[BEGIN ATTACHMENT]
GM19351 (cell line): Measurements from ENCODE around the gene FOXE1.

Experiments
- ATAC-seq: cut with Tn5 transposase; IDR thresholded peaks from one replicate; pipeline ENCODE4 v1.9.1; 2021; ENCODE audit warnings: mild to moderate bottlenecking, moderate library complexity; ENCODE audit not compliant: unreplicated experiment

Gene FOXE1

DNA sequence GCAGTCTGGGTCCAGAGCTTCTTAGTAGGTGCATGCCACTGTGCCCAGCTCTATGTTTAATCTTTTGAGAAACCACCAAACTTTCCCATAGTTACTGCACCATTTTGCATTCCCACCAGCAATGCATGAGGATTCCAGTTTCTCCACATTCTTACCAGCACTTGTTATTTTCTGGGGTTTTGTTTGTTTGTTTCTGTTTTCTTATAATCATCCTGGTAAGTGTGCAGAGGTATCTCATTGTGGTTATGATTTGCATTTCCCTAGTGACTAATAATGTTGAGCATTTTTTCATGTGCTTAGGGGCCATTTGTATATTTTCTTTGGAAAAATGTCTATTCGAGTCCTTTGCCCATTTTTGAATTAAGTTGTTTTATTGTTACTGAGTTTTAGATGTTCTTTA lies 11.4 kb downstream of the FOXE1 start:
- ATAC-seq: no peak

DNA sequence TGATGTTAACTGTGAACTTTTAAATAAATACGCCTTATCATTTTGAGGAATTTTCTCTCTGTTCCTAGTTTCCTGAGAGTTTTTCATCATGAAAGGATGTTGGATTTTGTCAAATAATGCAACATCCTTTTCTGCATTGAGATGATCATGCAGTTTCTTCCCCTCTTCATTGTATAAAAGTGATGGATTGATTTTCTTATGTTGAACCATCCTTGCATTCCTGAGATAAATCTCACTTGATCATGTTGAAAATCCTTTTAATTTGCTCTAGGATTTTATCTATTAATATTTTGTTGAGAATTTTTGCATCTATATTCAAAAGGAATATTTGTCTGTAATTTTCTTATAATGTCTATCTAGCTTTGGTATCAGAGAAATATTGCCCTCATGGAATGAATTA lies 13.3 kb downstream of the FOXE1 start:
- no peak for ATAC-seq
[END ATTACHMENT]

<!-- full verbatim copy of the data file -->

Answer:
GM19351 (cell line): Measurements from ENCODE around the gene FOXE1.

Experiments
- ATAC-seq: cut with Tn5 transposase; IDR thresholded peaks from one replicate; pipeline ENCODE4 v1.9.1; 2021; ENCODE audit warnings: mild to moderate bottlenecking, moderate library complexity; ENCODE audit not compliant: unreplicated experiment

Gene FOXE1

DNA sequence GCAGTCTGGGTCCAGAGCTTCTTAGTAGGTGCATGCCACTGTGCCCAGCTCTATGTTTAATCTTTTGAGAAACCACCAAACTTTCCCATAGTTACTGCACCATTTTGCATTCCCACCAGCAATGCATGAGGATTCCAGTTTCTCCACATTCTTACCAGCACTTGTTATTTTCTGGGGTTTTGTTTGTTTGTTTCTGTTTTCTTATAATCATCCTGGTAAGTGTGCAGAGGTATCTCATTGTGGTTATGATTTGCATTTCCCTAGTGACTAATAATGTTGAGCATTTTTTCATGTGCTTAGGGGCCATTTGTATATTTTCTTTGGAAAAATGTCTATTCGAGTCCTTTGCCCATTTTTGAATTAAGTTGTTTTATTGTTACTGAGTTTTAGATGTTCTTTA lies 11.4 kb downstream of the FOXE1 start:
- ATAC-seq: no peak

DNA sequence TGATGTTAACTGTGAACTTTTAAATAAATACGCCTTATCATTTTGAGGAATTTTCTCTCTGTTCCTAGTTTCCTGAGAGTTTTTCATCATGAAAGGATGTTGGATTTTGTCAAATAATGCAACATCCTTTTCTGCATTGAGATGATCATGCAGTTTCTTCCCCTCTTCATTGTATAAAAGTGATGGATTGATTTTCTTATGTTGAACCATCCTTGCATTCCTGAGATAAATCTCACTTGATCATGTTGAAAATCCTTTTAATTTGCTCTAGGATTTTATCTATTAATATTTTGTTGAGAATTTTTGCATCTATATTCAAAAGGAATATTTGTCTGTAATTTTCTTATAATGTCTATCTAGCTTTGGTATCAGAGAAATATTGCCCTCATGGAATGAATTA lies 13.3 kb downstream of the FOXE1 start:
- no peak for ATAC-seq